Having characterized the relationships among CSF biomarkers, neuroimaging biomarkers and clinical tests at baseline, we next examined whether longitudinal changes differed between placebo and LM11A-31. Results from preclinical studies and a prior phase 1b safety and CSF pharmacokinetic trial (F.M.L., unpublished data) suggest that both doses of LM11A-31 (200 mg and 400 mg twice daily) included in the present trial would reach brain exposure levels consistent with engagement of p75NTR-related mechanisms. Consistent with these observations, longitudinal changes in CSF, imaging region-of-interest analyses and cognitive tests did not differ between the two dose arms for 16 of the 17 variables assessed (Extended Data Table 1). Analyses of secondary and exploratory endpoints by dose group are presented in Extended Data Figs. 24. For further secondary and exploratory data analyses, we pooled participants from the 200-mg and 400-mg arms into a single LM11A-31 group.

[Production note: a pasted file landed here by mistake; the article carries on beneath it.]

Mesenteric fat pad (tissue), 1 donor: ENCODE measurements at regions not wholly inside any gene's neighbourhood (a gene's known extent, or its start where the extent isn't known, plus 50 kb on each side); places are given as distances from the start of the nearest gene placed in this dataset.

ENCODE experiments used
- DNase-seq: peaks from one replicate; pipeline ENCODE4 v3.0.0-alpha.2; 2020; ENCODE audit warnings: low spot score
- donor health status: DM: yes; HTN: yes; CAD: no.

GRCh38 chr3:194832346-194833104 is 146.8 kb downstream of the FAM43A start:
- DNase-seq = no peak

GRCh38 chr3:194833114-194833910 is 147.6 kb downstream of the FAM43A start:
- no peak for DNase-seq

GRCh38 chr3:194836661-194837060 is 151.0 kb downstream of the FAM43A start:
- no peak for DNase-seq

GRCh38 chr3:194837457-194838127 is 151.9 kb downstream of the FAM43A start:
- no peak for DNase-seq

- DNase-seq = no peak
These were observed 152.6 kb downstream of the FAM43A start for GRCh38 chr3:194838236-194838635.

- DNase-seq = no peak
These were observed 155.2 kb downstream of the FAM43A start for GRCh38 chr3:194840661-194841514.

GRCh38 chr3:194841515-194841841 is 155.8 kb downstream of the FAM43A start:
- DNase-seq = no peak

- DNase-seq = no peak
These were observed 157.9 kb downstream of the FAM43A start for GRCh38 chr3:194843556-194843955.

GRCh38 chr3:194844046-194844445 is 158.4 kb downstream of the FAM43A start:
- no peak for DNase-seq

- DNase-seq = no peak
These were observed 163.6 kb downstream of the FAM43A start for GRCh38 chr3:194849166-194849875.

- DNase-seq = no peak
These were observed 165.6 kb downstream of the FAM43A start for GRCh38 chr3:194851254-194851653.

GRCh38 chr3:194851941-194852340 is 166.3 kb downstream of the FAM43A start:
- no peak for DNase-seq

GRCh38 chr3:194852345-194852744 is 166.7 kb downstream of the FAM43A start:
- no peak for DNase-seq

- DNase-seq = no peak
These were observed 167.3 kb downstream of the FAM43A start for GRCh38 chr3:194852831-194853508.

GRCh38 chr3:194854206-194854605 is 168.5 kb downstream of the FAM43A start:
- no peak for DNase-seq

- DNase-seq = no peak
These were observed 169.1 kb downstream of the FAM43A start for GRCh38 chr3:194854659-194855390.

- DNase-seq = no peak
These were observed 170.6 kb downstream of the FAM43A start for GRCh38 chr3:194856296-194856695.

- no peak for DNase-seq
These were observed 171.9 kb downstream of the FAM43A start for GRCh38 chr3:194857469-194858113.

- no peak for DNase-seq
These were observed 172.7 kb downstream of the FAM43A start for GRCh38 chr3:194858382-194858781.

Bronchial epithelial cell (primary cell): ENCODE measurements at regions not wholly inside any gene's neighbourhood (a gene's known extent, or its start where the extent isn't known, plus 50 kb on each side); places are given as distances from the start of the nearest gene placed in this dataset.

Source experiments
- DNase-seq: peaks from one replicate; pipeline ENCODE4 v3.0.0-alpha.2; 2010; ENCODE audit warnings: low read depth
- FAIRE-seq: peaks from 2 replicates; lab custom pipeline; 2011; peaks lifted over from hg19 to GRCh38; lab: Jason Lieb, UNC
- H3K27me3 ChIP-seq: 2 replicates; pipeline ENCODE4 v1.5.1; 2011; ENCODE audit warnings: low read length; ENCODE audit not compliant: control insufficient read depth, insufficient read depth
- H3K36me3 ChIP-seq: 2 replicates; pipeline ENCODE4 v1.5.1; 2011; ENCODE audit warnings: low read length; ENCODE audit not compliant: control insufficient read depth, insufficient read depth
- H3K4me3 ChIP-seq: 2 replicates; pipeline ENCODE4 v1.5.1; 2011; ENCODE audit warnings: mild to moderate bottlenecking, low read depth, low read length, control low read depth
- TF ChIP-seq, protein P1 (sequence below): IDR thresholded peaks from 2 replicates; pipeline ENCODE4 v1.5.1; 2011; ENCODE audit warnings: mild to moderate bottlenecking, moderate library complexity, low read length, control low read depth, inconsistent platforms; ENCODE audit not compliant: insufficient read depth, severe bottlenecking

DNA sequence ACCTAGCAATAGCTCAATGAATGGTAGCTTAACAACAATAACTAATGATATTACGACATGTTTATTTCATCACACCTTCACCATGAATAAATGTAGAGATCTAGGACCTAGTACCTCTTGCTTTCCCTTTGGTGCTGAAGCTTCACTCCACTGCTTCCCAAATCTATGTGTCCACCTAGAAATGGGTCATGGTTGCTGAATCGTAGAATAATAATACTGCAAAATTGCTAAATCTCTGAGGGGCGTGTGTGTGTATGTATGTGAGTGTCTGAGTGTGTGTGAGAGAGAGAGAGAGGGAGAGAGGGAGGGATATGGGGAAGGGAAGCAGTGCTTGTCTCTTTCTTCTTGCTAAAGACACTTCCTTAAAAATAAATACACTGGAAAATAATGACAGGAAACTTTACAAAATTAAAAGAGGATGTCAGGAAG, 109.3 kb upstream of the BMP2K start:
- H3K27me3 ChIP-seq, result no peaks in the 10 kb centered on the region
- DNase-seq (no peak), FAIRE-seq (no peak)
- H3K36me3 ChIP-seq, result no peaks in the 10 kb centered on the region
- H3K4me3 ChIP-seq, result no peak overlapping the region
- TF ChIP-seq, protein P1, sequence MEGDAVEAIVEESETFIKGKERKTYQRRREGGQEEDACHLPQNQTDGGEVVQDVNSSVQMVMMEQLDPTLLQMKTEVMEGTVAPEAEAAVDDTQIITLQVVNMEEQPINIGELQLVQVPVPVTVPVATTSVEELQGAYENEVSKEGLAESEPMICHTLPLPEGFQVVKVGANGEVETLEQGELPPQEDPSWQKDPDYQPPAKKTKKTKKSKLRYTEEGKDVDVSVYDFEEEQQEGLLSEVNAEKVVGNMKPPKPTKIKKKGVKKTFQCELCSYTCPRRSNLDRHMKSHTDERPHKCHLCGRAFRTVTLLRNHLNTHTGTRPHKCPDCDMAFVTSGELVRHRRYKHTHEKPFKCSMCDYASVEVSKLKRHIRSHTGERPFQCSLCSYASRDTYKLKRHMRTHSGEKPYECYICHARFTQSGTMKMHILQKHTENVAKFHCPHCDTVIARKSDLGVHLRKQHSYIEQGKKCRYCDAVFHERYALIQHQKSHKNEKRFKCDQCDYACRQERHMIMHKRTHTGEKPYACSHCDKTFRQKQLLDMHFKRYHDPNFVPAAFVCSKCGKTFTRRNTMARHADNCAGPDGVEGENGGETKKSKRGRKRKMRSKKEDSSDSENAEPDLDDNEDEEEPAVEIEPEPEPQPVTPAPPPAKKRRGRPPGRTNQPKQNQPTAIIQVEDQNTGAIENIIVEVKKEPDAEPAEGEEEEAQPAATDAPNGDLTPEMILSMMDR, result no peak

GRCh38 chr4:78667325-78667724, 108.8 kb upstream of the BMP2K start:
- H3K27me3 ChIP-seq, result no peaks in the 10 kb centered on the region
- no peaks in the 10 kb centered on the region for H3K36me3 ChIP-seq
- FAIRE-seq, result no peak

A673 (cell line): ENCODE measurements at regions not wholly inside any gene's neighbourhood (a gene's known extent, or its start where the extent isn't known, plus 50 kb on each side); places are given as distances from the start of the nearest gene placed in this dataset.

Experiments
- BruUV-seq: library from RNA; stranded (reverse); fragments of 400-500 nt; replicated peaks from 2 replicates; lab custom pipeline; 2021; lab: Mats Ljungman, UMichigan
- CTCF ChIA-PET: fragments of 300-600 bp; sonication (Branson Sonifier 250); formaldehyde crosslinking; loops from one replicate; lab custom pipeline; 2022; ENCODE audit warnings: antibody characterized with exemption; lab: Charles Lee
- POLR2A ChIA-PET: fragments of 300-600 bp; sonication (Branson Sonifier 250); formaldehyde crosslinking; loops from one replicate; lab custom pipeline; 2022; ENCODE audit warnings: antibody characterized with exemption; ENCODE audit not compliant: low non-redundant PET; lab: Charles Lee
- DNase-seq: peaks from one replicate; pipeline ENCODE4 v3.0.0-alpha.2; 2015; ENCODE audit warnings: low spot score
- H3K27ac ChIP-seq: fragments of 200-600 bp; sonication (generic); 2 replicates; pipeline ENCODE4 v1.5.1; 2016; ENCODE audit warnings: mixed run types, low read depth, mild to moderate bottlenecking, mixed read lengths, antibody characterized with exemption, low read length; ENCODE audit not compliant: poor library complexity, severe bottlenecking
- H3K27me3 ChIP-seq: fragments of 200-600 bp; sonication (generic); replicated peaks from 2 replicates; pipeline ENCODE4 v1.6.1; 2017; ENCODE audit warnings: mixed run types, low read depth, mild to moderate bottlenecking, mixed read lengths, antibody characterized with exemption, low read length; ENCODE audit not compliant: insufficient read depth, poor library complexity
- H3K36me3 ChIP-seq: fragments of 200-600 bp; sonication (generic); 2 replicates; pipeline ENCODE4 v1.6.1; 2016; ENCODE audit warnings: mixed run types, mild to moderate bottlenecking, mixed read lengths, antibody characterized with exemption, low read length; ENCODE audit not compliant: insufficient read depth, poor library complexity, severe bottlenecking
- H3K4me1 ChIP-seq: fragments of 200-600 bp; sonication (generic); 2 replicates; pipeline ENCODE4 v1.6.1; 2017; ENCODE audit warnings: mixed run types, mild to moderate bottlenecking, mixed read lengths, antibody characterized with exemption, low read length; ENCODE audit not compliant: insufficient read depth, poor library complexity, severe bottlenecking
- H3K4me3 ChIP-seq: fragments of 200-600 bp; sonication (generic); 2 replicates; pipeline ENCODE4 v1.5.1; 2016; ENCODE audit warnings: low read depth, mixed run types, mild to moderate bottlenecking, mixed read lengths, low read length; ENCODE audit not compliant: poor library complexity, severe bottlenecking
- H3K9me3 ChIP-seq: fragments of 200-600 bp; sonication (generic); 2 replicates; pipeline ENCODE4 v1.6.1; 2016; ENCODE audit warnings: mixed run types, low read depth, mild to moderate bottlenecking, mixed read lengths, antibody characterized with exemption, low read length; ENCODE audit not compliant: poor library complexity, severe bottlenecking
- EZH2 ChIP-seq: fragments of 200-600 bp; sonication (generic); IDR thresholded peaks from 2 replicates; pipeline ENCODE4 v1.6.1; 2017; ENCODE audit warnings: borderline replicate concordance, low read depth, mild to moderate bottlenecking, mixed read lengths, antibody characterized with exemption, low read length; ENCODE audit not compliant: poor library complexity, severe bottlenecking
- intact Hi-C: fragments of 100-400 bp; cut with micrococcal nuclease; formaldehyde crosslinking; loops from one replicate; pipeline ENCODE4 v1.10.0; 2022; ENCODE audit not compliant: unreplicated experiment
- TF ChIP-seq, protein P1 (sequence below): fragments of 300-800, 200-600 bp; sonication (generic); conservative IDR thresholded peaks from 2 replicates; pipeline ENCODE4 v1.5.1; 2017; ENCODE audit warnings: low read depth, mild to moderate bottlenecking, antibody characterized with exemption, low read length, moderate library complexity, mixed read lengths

For the analysis of secondary and prespecified exploratory endpoints, longitudinal changes in CSF biomarkers were quantified using an annual percent change calculation55 (Methods). Significant differences in median change between placebo and LM11A-31 groups were investigated using Wilcoxon rank sum tests with 95% bootstrap CIs from 5,000 bootstrap iterations.

Secondary outcomes